Deep Tissue Massage
What is Deep Tissue Massage?
Deep tissue massage doesn’t mean deeply painful, or only addressing the deepest muscle layers. I think of deep tissue bodywork as specific work (vs. general). I like to spend some time observing your posture to find patterns behind your pain. I may assess your range of motion to find the tissues that are most restricted or uncomfortable. Rather than trying to fix a tight area through force, I like to listen to your body’s tissues and get a sense of what it really needs.
The techniques I like to use for specific work include:
- trigger point therapy
- myofascial release
- direct manipulation
- proprioceptive neuromuscular facilitation
All of these create varying levels of “therapeutic discomfort,” and I think it’s important to avoid pain so that your body stays receptive to the massage.
Two ways I find useful to communicate about comfort levels include a 1-to-10 scale, and a stoplight scale. On a scale of 1-to-10, 10 being agony and 1 being barely there, the highest we want to go is 7. It hurts so good, but it’s not painful. With a stoplight, green means the massage feels good, pure enjoyment. Yellow is to go slowly, with caution, because it’s an intense spot — but don’t stop (this is different from Oregon traffic laws, but it’s a good metaphor for massage). Red means something’s wrong — you’re getting a sharp shooting pain, or the area is really sensitive, you’re feeling nauseous, etc — so we’ll come up with a change.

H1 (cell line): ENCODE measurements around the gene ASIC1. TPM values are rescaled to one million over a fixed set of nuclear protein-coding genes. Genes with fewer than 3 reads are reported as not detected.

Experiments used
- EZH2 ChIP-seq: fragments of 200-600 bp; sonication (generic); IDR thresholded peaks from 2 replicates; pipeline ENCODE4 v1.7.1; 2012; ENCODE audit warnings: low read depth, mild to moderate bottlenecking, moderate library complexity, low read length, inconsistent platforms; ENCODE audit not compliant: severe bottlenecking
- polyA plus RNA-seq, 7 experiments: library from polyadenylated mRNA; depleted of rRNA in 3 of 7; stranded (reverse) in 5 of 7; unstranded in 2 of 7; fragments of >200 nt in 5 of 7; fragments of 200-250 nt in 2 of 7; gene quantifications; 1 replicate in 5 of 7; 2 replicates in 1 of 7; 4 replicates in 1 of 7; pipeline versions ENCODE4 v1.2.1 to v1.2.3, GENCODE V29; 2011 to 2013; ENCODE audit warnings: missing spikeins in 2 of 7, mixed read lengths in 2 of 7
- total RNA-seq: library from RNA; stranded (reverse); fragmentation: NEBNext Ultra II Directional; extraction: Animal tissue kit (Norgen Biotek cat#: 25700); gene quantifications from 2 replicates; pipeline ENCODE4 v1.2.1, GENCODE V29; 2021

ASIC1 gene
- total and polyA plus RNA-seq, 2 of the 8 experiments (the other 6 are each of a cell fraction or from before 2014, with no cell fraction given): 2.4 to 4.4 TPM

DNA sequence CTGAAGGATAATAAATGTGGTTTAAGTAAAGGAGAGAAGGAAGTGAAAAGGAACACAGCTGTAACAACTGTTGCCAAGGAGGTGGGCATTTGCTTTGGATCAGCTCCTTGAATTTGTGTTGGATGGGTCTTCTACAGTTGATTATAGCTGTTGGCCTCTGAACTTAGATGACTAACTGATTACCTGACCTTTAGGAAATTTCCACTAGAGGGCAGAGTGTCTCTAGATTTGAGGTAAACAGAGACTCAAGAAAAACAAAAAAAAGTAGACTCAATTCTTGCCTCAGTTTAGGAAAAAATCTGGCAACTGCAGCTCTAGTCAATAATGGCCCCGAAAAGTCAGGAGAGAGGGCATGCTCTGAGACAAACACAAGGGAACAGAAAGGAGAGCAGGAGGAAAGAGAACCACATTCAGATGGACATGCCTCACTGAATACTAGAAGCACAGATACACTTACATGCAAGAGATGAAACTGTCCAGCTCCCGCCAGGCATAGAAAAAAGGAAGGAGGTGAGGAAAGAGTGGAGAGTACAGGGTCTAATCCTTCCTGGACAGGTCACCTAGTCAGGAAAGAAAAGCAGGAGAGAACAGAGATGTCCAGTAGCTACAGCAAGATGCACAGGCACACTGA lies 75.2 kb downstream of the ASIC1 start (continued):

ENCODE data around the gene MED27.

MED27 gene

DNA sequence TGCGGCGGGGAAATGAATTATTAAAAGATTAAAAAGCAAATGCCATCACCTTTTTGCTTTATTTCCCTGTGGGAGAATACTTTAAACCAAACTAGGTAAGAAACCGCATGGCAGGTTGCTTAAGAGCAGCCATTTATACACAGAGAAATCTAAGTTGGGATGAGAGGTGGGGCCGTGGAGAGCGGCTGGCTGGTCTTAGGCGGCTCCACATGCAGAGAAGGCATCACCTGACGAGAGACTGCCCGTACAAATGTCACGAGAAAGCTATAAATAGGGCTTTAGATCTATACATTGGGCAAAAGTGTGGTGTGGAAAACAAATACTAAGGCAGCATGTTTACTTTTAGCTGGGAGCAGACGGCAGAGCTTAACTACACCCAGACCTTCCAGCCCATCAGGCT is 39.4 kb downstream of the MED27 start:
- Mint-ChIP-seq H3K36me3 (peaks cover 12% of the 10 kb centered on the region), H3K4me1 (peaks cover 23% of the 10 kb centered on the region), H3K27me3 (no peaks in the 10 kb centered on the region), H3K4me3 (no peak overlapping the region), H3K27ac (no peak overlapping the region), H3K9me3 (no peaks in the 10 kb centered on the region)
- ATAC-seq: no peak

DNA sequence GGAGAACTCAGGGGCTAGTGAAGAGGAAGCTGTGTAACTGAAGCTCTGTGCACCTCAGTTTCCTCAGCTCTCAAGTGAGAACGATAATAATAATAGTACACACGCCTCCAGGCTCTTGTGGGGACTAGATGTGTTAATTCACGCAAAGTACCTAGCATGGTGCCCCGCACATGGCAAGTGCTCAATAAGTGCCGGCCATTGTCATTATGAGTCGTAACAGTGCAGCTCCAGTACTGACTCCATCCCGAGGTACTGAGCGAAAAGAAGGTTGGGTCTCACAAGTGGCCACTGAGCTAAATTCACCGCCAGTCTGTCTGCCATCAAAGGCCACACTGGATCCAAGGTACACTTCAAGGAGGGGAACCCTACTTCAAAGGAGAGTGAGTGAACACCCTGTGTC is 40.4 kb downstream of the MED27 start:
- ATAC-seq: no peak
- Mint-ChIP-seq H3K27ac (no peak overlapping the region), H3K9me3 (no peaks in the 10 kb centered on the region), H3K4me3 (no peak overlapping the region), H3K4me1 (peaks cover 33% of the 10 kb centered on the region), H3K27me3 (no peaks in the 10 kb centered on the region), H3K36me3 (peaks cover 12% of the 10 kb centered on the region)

To help prepare your body for deeper or more specific work, I use the flowing strokes of Swedish massage. Swedish massage increases circulation to relieve painful tissues, helps drain inflamed areas, and relaxes tense muscles. Swedish strokes are also great to “make nice” in an area after working intensely. These techniques help to begin and end the conversation with an area of the body, a friendly hello and good-bye.
Some bodies respond best to subtle work that has a deep impact. With craniosacral therapy, gentle holds allow me to feel the motion and rhythm of the cerebrospinal fluid, which bathes and protects the brain and spinal cord. Restrictions in cranial bones or connective tissue elsewhere in the body can be released with light-touch techniques. Craniosacral work can alleviate headaches and help speed recovery from motor vehicle accidents.
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